Read any tourist guidebook about Cebu, and you will certainly come across a paragraph or two about how beautiful Mactan’s beaches are. Indeed, many foreigners dub it as a “resort island,” due to sun-kissed beaches, magnificent resorts, world-class hotels, and five-star restaurants that dot the coral island’s coastline.
Okay, so you visit the resorts and find out that they are all excellent. The lawns and gardens are immaculately sculpted as if you have just entered the Garden of Eden. You sit on the lounge chair sheltered by swaying palm trees as you wait for the staff to bring you your favorite drink.
However, you feel that something is missing in all these man-made paradises. Well, if you look closely, you’d see the white-sand sand being kept trash-free by diligent staff. You may also see ugly seawalls that demarcate one beachside property to another, often resulting in a “fenced” beach. And during the rainy season, Yes, these paradises, no matter how spectacular are, are too man-made.
So where is that endless pristine, white-sand beaches that I saw in the photos? you might ask. Where is that turquoise lagoon that I saw in the postcard? Where are the colorful tropical fish that nibble at your feet? In short, where is the real paradise? Am I being scammed?
Well, you don’t need to worry. The paradises (note that we used the plural form) that you’re looking for are just a few miles offshore, nestled in the tiny islands that jut out of the Hilutungan Channel. You can get to these paradises in just 20 to 30 minutes by riding an outrigger boat called a pump boat. Getting to these pockets of heaven on earth via an outrigger boat is called island hopping, a term that once had a military meaning. In Mactan, island hopping is a must-do activity during summer.
Members and staff at JAM Fitness Gym, the gym where Sweetie and I work out, celebrated summer last May 19 through an island hopping trip. Not only was this a chance for everyone to have fun but it was an opportunity for gym members to show off their lean, sexy summer bodies!
We went to JAM Fitness Gym at 6 AM to meet up with the other members. An hour later, we were on our way to the drop-off point behind S2 Cebu Club Dive Marine Resort in Maribago, Lapu-Lapu City.
The tide was a bit low at that time so our assigned pump boat was moored some distance away to prevent it from running aground. To get to the pump boat, we rode this human-powered barge and paid the tower P5 per person.
It’s not difficult to know why Mactan is often categorized as a first-class, world-renowned resort island. The eastern shore of Mactan is chock-filled with these 5-star hotels, resorts, rest houses, and condominiums. And despite the massive seashore development, the coastal areas are still quite pristine. Just look at that clean, aquamarine water!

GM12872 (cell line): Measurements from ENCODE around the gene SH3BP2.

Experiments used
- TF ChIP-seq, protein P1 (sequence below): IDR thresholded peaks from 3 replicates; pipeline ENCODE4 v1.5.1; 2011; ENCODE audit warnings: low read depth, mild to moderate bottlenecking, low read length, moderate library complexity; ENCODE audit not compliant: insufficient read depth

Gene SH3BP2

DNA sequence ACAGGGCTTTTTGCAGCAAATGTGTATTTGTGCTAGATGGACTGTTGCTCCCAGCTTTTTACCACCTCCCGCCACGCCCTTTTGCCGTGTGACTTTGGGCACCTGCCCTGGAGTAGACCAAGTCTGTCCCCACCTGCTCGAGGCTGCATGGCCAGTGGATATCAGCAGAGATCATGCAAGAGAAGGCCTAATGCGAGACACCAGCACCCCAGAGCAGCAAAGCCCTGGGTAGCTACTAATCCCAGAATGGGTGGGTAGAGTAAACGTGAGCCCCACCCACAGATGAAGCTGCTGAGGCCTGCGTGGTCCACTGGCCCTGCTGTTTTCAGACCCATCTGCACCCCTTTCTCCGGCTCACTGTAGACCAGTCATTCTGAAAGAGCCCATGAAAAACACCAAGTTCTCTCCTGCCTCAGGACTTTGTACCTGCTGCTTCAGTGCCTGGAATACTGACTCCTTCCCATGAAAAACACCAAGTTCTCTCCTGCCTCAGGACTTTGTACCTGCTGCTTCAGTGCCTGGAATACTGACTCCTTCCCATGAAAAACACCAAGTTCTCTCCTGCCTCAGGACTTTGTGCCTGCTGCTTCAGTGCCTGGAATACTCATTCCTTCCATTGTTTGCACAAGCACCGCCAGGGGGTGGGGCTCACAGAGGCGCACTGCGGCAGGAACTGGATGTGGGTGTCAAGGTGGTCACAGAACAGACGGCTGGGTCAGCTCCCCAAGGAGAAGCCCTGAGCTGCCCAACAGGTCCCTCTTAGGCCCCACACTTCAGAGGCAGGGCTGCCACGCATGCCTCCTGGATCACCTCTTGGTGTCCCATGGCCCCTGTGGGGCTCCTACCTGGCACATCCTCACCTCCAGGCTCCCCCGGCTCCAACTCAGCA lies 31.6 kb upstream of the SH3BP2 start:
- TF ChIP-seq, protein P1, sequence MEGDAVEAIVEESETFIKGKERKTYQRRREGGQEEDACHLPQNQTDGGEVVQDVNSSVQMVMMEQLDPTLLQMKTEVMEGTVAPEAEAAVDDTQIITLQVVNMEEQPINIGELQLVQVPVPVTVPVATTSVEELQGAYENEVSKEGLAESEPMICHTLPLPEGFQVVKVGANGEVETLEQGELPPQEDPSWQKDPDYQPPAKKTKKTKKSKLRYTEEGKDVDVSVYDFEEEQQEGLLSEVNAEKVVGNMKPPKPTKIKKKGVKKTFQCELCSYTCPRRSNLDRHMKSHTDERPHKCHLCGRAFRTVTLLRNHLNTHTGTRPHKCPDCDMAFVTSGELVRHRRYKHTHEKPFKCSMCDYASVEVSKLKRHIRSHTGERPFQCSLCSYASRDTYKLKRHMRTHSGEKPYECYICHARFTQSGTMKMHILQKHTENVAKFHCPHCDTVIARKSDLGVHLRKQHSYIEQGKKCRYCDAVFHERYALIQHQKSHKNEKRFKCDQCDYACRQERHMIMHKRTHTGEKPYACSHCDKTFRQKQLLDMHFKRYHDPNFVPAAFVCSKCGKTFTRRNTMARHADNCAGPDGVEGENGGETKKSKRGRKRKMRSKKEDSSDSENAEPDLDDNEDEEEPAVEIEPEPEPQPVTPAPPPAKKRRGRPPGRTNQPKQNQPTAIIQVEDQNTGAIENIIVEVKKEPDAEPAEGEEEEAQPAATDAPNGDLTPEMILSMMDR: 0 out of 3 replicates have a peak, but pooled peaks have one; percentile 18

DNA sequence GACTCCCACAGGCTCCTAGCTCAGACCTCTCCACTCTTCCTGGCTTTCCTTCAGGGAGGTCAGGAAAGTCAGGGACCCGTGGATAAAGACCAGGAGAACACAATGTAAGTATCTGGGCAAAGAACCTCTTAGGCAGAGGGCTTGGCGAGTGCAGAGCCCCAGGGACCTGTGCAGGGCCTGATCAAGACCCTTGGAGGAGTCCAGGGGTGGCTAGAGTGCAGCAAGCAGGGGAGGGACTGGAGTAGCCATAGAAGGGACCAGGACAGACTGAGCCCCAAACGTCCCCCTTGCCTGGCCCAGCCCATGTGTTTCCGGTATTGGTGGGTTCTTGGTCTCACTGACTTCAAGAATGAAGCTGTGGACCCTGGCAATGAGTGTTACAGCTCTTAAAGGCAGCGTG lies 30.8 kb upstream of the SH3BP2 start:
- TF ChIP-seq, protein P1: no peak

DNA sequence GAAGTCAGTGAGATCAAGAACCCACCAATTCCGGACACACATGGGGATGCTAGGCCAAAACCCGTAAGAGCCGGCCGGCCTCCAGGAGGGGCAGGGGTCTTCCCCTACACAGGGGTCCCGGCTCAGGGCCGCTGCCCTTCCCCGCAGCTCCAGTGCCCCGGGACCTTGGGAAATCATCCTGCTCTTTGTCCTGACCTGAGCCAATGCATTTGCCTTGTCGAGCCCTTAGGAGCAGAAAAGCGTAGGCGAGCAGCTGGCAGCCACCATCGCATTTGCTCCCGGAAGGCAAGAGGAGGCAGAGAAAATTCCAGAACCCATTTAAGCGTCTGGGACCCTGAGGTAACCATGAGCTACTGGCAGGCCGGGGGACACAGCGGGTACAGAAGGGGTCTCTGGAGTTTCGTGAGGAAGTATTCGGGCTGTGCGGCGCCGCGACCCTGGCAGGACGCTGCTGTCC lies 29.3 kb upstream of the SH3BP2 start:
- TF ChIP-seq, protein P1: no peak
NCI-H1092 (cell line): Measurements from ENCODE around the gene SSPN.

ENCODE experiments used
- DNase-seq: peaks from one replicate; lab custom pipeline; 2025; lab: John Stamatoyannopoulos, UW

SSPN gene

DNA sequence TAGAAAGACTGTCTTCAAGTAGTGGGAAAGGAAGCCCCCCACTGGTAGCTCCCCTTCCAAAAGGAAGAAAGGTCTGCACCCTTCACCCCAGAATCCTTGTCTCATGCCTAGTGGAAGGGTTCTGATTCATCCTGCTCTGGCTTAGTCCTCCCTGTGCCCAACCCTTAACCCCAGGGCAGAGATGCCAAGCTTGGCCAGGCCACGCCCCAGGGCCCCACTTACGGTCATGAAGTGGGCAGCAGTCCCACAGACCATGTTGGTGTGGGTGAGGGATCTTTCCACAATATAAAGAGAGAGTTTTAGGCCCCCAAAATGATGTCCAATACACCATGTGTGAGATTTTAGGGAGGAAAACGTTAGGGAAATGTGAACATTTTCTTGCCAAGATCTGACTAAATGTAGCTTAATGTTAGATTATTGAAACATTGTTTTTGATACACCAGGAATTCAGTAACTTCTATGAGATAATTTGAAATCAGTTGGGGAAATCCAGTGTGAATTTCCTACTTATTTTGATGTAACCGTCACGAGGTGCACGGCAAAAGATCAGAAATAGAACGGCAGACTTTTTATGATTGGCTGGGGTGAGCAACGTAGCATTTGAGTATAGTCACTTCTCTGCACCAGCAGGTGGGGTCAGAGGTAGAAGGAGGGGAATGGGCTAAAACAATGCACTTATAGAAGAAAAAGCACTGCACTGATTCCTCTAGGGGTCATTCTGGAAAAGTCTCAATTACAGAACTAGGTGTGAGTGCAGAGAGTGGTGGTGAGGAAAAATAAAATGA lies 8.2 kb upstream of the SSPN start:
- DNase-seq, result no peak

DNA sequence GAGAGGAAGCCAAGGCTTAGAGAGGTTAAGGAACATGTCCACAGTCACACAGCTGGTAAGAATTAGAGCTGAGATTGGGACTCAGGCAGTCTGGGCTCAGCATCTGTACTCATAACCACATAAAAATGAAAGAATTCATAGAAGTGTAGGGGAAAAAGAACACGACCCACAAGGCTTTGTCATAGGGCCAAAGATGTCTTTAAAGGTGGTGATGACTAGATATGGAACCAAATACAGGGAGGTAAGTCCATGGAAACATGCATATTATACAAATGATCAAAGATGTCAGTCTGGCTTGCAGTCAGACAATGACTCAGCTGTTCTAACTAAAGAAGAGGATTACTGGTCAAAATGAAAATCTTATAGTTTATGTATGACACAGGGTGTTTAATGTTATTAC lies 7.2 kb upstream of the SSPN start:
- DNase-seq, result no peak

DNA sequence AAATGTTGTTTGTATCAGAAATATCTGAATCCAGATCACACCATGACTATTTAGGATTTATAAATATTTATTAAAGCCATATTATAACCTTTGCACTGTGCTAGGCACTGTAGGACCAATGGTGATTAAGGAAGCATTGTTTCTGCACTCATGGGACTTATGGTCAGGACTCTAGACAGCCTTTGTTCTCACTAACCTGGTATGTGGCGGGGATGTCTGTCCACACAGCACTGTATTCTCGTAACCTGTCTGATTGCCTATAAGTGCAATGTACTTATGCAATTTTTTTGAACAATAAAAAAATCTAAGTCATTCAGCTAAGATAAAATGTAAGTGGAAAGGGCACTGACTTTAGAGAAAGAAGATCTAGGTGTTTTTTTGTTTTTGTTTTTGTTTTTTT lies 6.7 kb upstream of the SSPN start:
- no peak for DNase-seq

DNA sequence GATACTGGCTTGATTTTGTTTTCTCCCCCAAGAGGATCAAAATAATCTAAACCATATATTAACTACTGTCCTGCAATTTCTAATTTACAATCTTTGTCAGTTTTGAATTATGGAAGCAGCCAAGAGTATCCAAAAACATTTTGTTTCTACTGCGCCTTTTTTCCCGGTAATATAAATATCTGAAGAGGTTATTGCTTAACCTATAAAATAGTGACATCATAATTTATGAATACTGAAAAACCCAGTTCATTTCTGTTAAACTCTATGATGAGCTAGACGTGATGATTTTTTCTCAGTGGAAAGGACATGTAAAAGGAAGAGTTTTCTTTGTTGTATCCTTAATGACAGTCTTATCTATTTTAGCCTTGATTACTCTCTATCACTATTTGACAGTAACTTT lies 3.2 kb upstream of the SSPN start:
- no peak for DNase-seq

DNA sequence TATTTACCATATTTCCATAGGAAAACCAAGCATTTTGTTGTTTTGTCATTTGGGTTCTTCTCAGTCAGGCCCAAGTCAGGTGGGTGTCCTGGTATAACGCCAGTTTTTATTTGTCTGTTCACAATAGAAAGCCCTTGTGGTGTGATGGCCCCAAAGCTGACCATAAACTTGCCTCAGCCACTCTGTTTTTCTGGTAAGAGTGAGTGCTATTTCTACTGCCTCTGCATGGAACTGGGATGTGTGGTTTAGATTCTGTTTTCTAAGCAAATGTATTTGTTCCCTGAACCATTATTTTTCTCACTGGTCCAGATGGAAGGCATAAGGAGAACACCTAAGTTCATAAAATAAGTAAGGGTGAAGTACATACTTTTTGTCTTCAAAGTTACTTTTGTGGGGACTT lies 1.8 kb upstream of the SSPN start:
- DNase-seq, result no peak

Mactan Island is practically the capital of marine recreational activities and sports in the Visayas region. Outfitters provide a plethora of services and equipment for scuba diving, snorkeling, kayaking, windsurfing, jetskiing, parasailing, and many others. Here, a group of happy tourists paddled past our boat.
Sweetie and Alexa were so excited with this trip that they were the first ones in the pump boat!
Half an hour later, everyone was all accounted for. Foodstuffs? Check! Waterproofing? Check! Life vests? Check! Sun protection? Check! Cold drinks? Check! We were all set to go!
Goodbye, Mactan Island, for now. We wouldn’t be surprised that in a few years from now, that skyline will be filled with magnificent skyscrapers, hotels, corporate towers, and condominiums. In a few years from now, that skyline would become very Miami-esque.
A lovely eternal dance of sea and sky,
Blue lips meld but only in an endless distance,
With the absence of touch and tenderness, they only have eyes for each other
As man passes between them, oblivious to their infinite love
Nalusuan Island Resort and Marine Sanctuary
Our first stop (somewhat) is the popular Nalusuan Marine Sanctuary way behind Olanggo Island. What we saw at first glance as we approached Nalusuan is a one-hectare island that is filled with structures with a long walkway that serves as a port for pump boats.
We arrived at the resort and sanctuary. Look at that lovely aquamarine water! That deck on stilts is the staging ground for divers and snorkelers who wish to view the magnificent coral reef around the island.
This is just the outer perimeter of the reef. As you can see, the rocks are encrusted with gorgeous corals.
Unfortunately, the rates are so expensive that they literally made everyone’s jaw drop! The entrance fee to the island is P200! And that does not include the cottage rental rate. The corkage is just mind-boggling. Just imagine, bringing in a bottle of Coke will cost you P50 per bottle. Bringing in a bottle of alcoholic drink will drain you of P350! And we just didn’t bring a bottle, but more like 5 cases of softdrinks and liquor! We wouldn’t want to imagine how much we need to spend for the recreational activities and the rooms offered there.
While our guide and gym-mate Ryan negotiated with the officer-in-charge, I took the opportunity to have a nice swim in the cool, clear water.
Unfortunately even after all the negotiation, we were still left at a financial disadvantage. So, screw it. We decided to move on to a cheaper alternative: Caohagan Island, which was just 20 minutes away from Nalusuan.
After slowing down and carefully negotiating the shallow waters as we closed in on Caohagan, we finally reached a rocky bay at the rear end of the island. This rocky bay serves as a dock.